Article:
This is this is something that David Duke’s talked about and you hear in Stormfront and it starts with an original conception around white identity as a kind of “chosen people, promised land” mythic narratives around whiteness. And the final component that kind of is the glue that holds a lot of us together is what we call historical amnesia, or erasure. This is the combination of just not telling our our history, and actively erasing the unsavory parts, whether that’s about slavery and the civil war, whether that’s about the genocide of indigenous Americans that underpin the founding of this country, or whether it involves the KKK organizing at Skinner Butte Eugene until the 1990s.
The fact that Eugene in particular hasn’t had a robust set of conversations about its history leaves many residents willing to embrace some of these white identitarian Aryan ideologies.
Brady: Oregon was founded explicitly as a white ethnostate, despite joining the union. People of color were not legally allowed to move into the state until the 20th century, and it was a chief organizing force in ensuring very discriminatory immigration languages and laws be passed in the federal government. Uniquely, Oregon situates itself as sort of standing out in America as a white ethnostate, particularly what we were talking about when it comes to the sort of myth of colonialism and the settler frontier. And then Eugene’s active history in not only the Klan, but also racist politicians, racist leaders and racism at the University of Oregon that’s not really memorialized but is in many ways glossed over or retooled to fit into the current narrative as Eugene and Oregon as very progressive places.
Mary: Issues stemming from historical amnesia and erasure seem like they could be more directly impacted by state and local government actions. The other issues, such as the urban-rural divide and the erosion of white identity are more systemic, and probably more outside the bounds of local control.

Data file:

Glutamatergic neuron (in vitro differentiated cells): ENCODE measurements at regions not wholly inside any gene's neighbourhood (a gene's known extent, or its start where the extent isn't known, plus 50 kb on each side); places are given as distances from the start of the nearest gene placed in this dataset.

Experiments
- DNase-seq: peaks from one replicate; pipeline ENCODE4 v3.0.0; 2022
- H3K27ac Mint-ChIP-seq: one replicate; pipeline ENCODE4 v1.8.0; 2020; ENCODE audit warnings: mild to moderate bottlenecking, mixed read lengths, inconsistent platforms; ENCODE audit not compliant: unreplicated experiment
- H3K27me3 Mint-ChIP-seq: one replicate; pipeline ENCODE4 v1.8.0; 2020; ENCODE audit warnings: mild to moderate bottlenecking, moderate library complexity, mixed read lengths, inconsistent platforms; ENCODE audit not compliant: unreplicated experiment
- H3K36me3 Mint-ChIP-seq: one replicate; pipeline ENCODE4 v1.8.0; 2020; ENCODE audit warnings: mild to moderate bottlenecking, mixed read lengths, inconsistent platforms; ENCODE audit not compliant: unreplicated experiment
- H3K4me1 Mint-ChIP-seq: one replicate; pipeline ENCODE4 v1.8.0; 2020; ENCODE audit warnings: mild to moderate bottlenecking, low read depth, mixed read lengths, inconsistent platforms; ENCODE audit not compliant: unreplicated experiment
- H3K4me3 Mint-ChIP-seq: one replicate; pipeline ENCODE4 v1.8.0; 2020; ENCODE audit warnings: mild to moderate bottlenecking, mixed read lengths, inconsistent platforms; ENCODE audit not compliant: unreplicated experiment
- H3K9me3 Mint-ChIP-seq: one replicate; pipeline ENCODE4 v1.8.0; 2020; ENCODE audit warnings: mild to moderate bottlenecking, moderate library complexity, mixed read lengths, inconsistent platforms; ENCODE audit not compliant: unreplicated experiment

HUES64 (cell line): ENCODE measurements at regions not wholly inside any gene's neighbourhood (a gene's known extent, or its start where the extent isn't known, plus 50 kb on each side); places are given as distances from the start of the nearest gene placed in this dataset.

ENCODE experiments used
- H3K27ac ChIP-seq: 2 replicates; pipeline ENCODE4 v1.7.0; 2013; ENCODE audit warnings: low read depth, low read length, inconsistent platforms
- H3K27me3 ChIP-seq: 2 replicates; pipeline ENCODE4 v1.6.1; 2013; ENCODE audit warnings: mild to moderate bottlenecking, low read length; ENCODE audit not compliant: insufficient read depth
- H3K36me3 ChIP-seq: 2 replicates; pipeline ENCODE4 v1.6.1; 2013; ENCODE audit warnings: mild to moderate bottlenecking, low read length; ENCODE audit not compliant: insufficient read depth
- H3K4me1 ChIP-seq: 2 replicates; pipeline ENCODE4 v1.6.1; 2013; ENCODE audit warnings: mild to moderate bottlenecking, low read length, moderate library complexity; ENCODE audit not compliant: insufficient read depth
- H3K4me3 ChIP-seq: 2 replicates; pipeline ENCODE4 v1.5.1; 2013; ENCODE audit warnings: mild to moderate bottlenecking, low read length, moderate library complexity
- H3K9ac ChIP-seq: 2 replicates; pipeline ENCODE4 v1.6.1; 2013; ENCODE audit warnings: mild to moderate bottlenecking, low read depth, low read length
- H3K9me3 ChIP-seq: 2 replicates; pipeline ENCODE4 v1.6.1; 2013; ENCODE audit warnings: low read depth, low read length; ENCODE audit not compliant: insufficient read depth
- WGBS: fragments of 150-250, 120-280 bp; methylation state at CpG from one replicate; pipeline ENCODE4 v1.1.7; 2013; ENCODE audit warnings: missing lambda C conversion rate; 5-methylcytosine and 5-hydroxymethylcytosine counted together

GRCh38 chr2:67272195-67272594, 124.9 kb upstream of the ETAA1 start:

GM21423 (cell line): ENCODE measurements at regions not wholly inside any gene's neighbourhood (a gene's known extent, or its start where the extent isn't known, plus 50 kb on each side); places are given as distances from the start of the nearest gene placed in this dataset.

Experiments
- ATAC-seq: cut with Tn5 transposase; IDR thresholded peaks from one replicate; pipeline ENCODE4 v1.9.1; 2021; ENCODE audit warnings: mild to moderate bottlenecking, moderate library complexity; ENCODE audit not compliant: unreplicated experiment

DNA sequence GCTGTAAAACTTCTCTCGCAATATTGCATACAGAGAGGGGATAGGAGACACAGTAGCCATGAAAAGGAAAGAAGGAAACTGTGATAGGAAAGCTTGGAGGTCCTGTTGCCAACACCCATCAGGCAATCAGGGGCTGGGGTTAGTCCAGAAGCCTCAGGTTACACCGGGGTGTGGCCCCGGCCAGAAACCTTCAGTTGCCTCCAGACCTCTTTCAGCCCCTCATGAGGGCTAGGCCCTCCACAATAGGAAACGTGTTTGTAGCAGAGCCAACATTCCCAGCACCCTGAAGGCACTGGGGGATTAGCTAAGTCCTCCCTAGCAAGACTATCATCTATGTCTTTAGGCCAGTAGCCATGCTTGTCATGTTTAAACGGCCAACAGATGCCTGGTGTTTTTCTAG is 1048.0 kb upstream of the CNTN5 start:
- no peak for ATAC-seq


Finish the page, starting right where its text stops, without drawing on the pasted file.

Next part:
Stefan: Since education, particularly in Oregon, is so state power-based (as opposed to city power-based), there are some jurisdictional challenges. But there are definitely opportunities for conversations. And similarly, there’s the opportunity to memorialize public space. These spaces could include Skinner Butte, or Mims house – which is a place in Eugene where African-Americans would stay because of Eugene’s policy as a “sundown town,” and in Oregon, black people weren’t allowed to stay in public accommodations. In these kinds of sites, there can be memorials, there can be conversations, there can be museums, there can be exhibits that discuss these atrocities. This is within the purview of municipal government.
Brady: What I would add is that right now, cities are quite focused. They’re on the defensive and they’re in a really responsive stage, so they’re not thinking proactively about reacting to hate crimes or public incidences in which, for instance, there’s an officer-involved shooting of a person of color. What our analysis tries to do is consider how in this moment when we know hate crimes are on the rise, and we know extremist ideology is becoming more crystallized and legitimated at the federal level, what cities can do is think about proximate and root causes and solutions. The proximate solutions that we offer are solutions such as, let’s actually define what we’re talking about here and we say white nationalism or white supremacy. Let’s build out a racial equity plan. Many cities undergo this. Organizations such as GARE help cities scale the problem – in Eugene it’s a county problem as well as a city problem. The good thing is that Eugene is the county seat so you can have those conversations with folks that are close by and then begin to think more in the long term, so you have your back house in order. But what can you do next? Is it thinking about education modules to pilot in public high schools? Is it thinking about sites and conversations that you could convene and have, to think about building a public memory? We think that there should be a continuum of responses in thinking about ways to respond to hate crimes. To deal with not only the proximate of what a city should do in that immediate moment but also in the long term when you’re actually thinking about preventing this from ever happening again.